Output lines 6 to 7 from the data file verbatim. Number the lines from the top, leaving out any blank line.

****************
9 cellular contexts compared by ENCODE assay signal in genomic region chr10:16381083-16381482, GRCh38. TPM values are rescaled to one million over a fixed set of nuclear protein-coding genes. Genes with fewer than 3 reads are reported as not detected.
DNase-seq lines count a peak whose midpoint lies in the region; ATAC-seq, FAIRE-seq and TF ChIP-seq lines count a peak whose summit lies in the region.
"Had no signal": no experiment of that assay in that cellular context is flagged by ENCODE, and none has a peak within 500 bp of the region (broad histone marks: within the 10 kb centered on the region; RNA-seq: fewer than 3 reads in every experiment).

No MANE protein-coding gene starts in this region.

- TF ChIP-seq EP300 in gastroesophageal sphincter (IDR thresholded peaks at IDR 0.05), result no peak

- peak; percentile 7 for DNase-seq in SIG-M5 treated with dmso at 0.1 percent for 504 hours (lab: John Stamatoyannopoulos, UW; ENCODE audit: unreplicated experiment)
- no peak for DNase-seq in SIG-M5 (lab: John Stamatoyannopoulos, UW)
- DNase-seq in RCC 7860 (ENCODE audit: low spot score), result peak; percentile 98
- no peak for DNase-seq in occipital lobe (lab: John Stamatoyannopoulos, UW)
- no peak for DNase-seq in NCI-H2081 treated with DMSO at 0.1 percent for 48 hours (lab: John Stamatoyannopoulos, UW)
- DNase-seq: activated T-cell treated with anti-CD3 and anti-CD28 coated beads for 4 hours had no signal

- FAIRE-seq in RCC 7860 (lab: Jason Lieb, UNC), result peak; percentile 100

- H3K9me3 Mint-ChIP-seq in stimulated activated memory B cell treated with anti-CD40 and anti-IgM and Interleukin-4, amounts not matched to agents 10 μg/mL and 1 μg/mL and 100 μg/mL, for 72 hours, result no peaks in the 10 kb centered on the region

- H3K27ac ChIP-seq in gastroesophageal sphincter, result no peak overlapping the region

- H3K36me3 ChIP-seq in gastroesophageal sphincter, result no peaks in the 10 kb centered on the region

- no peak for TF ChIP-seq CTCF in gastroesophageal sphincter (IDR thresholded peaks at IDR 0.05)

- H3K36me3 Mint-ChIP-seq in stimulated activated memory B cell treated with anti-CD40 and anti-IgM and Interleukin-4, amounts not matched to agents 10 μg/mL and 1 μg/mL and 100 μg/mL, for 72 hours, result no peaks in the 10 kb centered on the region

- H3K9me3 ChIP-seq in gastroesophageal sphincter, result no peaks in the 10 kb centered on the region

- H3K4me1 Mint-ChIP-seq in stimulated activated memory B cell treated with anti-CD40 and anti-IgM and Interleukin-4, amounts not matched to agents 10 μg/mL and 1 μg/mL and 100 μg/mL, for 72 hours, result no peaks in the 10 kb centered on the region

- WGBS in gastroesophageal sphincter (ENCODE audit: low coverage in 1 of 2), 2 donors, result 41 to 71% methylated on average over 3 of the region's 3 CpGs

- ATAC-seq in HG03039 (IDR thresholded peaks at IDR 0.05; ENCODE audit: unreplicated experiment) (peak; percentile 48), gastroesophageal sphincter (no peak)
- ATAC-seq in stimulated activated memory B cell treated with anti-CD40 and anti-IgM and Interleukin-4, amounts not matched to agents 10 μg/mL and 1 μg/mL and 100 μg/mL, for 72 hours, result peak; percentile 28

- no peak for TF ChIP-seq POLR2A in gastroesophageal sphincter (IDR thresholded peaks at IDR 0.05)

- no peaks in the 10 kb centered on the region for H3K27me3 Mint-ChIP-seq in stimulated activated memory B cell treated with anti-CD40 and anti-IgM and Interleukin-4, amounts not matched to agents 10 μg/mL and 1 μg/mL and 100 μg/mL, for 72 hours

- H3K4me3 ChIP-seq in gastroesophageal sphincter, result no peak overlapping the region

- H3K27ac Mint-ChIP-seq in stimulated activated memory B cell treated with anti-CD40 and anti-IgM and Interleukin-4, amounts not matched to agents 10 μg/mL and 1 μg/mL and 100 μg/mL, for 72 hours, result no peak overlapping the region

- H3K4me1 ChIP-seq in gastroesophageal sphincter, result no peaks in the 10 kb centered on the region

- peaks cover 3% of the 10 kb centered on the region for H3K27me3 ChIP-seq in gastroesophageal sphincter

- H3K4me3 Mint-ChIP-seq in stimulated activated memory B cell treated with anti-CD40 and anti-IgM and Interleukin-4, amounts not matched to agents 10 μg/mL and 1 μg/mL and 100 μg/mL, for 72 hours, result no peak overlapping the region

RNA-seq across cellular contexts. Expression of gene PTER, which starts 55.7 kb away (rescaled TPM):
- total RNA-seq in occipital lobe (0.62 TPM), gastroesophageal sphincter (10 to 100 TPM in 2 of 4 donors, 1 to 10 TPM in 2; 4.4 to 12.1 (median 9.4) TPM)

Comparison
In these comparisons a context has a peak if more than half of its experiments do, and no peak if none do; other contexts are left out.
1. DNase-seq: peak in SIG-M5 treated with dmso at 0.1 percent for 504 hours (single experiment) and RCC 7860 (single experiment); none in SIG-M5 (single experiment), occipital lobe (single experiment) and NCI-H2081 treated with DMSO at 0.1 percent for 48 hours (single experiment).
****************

- peak; percentile 7 for DNase-seq in SIG-M5 treated with dmso at 0.1 percent for 504 hours (lab: John Stamatoyannopoulos, UW; ENCODE audit: unreplicated experiment)
- no peak for DNase-seq in SIG-M5 (lab: John Stamatoyannopoulos, UW)